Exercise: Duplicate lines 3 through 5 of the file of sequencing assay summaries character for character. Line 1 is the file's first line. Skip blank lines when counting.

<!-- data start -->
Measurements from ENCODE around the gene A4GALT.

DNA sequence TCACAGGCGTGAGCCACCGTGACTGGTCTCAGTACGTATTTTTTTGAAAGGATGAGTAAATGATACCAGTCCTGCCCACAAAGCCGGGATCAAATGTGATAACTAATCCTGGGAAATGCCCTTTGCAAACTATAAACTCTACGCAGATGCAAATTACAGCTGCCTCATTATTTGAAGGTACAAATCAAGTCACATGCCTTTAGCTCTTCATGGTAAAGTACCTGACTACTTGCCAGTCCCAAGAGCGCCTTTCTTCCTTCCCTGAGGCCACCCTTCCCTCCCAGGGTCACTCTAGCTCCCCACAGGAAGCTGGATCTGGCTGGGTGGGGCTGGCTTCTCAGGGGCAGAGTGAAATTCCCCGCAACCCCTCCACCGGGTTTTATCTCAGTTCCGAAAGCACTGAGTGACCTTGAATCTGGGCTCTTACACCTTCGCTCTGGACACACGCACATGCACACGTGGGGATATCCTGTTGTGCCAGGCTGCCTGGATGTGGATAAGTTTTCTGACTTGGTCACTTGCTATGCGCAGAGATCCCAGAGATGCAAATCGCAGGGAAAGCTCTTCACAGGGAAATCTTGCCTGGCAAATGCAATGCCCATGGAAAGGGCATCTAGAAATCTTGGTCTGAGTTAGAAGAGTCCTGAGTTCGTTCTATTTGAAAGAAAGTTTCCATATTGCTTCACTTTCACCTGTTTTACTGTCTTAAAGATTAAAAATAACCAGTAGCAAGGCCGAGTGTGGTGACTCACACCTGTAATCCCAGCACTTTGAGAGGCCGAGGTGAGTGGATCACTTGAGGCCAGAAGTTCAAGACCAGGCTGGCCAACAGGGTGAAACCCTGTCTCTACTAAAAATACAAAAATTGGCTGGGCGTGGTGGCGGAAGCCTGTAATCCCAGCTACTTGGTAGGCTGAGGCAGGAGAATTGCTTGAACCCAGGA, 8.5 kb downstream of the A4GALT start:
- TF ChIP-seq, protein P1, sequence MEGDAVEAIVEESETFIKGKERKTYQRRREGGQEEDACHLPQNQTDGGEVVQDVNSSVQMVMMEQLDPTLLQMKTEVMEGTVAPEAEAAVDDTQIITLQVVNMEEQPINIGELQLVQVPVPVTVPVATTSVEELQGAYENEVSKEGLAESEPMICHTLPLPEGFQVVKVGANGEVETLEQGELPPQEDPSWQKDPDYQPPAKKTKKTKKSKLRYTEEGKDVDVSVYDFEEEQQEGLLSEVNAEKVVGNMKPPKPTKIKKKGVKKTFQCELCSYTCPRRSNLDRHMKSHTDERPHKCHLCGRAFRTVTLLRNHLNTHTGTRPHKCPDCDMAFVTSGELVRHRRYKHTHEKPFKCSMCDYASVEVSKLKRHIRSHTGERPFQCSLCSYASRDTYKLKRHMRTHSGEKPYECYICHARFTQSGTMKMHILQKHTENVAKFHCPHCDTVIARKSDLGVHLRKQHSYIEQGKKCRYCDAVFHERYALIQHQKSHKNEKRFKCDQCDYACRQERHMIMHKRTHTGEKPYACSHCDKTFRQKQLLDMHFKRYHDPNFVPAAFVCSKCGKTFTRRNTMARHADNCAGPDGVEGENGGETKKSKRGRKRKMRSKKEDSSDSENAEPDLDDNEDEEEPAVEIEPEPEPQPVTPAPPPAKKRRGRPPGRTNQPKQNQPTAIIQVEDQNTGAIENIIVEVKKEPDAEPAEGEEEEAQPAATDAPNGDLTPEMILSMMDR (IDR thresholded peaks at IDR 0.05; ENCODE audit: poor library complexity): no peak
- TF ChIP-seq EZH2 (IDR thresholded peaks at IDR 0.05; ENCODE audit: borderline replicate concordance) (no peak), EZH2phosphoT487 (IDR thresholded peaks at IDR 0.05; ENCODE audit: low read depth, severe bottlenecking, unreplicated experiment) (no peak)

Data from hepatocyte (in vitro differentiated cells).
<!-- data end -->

- TF ChIP-seq, protein P1, sequence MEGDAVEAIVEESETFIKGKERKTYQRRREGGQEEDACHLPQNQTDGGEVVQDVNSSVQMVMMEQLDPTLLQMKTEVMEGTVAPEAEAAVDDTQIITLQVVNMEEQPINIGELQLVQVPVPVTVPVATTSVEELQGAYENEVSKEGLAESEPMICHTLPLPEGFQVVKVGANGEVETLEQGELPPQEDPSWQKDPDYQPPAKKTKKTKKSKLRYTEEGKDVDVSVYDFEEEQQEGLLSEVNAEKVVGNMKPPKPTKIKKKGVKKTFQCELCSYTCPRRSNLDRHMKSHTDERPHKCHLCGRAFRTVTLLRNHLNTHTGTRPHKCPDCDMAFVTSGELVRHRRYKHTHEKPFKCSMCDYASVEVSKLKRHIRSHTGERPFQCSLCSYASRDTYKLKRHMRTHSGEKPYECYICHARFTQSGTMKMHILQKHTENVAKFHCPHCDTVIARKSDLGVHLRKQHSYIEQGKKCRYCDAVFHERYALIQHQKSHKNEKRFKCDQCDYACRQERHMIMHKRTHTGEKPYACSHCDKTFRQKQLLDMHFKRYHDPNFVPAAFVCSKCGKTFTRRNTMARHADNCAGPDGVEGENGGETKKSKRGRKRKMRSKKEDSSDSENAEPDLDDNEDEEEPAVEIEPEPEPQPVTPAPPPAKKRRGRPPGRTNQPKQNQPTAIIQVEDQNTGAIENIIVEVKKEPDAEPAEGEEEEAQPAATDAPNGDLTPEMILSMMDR (IDR thresholded peaks at IDR 0.05; ENCODE audit: poor library complexity): no peak
- TF ChIP-seq EZH2 (IDR thresholded peaks at IDR 0.05; ENCODE audit: borderline replicate concordance) (no peak), EZH2phosphoT487 (IDR thresholded peaks at IDR 0.05; ENCODE audit: low read depth, severe bottlenecking, unreplicated experiment) (no peak)

Data from hepatocyte (in vitro differentiated cells).